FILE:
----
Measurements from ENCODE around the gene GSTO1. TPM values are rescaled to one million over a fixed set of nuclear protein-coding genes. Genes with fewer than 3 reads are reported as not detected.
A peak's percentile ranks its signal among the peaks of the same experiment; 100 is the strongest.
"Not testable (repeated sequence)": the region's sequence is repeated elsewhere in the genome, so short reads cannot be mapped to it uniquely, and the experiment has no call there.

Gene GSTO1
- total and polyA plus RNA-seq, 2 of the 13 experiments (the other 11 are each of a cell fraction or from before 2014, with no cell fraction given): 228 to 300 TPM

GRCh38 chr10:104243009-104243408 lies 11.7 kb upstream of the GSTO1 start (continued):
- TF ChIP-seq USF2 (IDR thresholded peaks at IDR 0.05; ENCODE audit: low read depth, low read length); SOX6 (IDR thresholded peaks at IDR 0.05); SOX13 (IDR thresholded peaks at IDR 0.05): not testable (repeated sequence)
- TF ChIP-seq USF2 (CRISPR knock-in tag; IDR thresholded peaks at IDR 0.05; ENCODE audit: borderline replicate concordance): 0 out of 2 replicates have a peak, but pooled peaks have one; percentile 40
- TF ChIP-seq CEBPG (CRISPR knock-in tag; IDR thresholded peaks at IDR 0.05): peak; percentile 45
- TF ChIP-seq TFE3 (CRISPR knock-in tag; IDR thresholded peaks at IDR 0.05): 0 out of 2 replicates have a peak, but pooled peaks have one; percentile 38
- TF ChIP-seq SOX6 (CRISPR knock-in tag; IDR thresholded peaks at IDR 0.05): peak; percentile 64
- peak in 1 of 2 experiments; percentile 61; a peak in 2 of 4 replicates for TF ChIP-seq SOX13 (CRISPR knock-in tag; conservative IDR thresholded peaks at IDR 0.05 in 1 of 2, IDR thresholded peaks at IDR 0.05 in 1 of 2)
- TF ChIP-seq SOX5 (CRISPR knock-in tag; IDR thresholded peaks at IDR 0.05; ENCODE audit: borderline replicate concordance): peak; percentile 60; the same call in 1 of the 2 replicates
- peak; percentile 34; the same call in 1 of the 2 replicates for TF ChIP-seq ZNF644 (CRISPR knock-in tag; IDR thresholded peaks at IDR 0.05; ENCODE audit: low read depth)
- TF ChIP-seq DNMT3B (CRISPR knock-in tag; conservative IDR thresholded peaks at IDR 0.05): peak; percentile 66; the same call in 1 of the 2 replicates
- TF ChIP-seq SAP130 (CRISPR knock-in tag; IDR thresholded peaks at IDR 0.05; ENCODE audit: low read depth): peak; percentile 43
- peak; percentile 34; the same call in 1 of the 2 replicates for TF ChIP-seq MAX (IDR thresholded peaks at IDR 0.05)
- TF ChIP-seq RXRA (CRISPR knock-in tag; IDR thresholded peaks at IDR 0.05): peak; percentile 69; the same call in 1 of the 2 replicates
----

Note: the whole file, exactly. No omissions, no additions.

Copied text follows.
Measurements from ENCODE around the gene GSTO1. TPM values are rescaled to one million over a fixed set of nuclear protein-coding genes. Genes with fewer than 3 reads are reported as not detected.
A peak's percentile ranks its signal among the peaks of the same experiment; 100 is the strongest.
"Not testable (repeated sequence)": the region's sequence is repeated elsewhere in the genome, so short reads cannot be mapped to it uniquely, and the experiment has no call there.

Gene GSTO1
- total and polyA plus RNA-seq, 2 of the 13 experiments (the other 11 are each of a cell fraction or from before 2014, with no cell fraction given): 228 to 300 TPM

GRCh38 chr10:104243009-104243408 lies 11.7 kb upstream of the GSTO1 start (continued):
- TF ChIP-seq USF2 (IDR thresholded peaks at IDR 0.05; ENCODE audit: low read depth, low read length); SOX6 (IDR thresholded peaks at IDR 0.05); SOX13 (IDR thresholded peaks at IDR 0.05): not testable (repeated sequence)
- TF ChIP-seq USF2 (CRISPR knock-in tag; IDR thresholded peaks at IDR 0.05; ENCODE audit: borderline replicate concordance): 0 out of 2 replicates have a peak, but pooled peaks have one; percentile 40
- TF ChIP-seq CEBPG (CRISPR knock-in tag; IDR thresholded peaks at IDR 0.05): peak; percentile 45
- TF ChIP-seq TFE3 (CRISPR knock-in tag; IDR thresholded peaks at IDR 0.05): 0 out of 2 replicates have a peak, but pooled peaks have one; percentile 38
- TF ChIP-seq SOX6 (CRISPR knock-in tag; IDR thresholded peaks at IDR 0.05): peak; percentile 64
- peak in 1 of 2 experiments; percentile 61; a peak in 2 of 4 replicates for TF ChIP-seq SOX13 (CRISPR knock-in tag; conservative IDR thresholded peaks at IDR 0.05 in 1 of 2, IDR thresholded peaks at IDR 0.05 in 1 of 2)
- TF ChIP-seq SOX5 (CRISPR knock-in tag; IDR thresholded peaks at IDR 0.05; ENCODE audit: borderline replicate concordance): peak; percentile 60; the same call in 1 of the 2 replicates
- peak; percentile 34; the same call in 1 of the 2 replicates for TF ChIP-seq ZNF644 (CRISPR knock-in tag; IDR thresholded peaks at IDR 0.05; ENCODE audit: low read depth)
- TF ChIP-seq DNMT3B (CRISPR knock-in tag; conservative IDR thresholded peaks at IDR 0.05): peak; percentile 66; the same call in 1 of the 2 replicates
- TF ChIP-seq SAP130 (CRISPR knock-in tag; IDR thresholded peaks at IDR 0.05; ENCODE audit: low read depth): peak; percentile 43
- peak; percentile 34; the same call in 1 of the 2 replicates for TF ChIP-seq MAX (IDR thresholded peaks at IDR 0.05)
- TF ChIP-seq RXRA (CRISPR knock-in tag; IDR thresholded peaks at IDR 0.05): peak; percentile 69; the same call in 1 of the 2 replicates